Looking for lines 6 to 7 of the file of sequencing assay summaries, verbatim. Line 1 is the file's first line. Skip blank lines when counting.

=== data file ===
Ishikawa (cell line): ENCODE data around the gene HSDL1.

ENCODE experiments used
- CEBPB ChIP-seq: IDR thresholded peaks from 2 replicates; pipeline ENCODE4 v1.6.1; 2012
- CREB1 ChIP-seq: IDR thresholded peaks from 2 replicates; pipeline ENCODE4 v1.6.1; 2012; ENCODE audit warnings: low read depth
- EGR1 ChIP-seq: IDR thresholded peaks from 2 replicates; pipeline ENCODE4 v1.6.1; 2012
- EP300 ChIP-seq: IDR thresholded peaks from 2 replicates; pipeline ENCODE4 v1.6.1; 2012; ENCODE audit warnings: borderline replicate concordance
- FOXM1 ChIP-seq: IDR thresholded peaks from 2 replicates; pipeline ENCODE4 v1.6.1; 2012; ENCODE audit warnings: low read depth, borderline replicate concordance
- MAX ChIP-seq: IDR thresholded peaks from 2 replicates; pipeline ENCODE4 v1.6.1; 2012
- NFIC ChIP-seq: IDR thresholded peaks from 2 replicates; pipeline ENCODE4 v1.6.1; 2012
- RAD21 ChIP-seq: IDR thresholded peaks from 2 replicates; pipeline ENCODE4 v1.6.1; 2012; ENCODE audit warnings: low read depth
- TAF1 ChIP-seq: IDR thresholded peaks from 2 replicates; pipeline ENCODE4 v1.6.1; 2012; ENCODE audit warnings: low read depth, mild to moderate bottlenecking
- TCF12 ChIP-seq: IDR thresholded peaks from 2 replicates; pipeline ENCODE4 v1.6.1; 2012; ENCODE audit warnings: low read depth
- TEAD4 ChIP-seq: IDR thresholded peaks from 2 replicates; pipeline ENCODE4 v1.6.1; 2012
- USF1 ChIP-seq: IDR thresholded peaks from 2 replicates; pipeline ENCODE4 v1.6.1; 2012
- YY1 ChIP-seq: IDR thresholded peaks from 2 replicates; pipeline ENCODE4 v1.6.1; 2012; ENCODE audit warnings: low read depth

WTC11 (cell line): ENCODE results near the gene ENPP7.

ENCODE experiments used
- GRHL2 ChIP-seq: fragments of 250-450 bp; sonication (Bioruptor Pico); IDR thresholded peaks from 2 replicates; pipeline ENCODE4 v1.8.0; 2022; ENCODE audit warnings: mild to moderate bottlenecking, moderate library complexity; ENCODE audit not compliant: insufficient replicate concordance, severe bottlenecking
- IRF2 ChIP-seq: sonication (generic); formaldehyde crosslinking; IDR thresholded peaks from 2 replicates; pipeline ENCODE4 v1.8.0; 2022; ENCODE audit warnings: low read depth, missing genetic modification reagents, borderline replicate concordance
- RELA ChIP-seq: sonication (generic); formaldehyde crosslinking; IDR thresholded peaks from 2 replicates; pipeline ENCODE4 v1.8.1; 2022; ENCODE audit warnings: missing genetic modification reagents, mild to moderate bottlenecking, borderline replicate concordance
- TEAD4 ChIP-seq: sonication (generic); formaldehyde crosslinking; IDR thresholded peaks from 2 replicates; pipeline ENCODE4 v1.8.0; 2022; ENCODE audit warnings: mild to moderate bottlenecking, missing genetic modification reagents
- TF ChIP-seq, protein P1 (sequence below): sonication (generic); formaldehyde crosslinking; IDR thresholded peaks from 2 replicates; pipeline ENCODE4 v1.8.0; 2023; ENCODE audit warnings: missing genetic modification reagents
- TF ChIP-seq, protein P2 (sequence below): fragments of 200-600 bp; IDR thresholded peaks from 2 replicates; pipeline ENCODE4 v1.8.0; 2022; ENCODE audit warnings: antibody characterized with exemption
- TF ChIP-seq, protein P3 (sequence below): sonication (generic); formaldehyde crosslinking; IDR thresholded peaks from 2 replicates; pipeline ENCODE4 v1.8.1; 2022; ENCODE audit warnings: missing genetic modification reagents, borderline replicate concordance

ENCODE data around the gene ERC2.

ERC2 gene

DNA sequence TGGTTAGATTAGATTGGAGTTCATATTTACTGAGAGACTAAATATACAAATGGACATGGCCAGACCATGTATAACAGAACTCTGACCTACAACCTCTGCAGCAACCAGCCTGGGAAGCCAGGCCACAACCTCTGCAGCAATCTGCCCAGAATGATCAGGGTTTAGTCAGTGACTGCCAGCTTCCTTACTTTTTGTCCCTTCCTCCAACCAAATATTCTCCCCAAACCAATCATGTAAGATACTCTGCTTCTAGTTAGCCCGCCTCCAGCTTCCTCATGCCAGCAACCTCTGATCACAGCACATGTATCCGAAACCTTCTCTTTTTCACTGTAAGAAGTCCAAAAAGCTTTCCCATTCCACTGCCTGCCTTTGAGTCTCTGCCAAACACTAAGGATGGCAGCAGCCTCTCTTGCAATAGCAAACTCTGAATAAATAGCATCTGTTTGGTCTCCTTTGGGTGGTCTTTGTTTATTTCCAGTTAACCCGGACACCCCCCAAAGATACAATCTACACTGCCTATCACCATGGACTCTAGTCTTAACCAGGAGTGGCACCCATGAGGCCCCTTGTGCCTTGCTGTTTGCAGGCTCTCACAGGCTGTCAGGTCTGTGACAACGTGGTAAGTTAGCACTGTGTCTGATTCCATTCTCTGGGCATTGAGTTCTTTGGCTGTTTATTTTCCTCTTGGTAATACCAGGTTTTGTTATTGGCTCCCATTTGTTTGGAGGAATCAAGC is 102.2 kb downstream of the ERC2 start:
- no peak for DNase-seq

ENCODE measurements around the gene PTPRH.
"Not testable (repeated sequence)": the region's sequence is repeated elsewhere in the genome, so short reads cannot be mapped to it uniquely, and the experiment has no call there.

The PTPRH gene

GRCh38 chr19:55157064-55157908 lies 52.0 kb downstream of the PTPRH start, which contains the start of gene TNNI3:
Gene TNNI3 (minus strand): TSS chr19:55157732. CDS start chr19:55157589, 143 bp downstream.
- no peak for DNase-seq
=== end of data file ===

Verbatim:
- EP300 ChIP-seq: IDR thresholded peaks from 2 replicates; pipeline ENCODE4 v1.6.1; 2012; ENCODE audit warnings: borderline replicate concordance
- FOXM1 ChIP-seq: IDR thresholded peaks from 2 replicates; pipeline ENCODE4 v1.6.1; 2012; ENCODE audit warnings: low read depth, borderline replicate concordance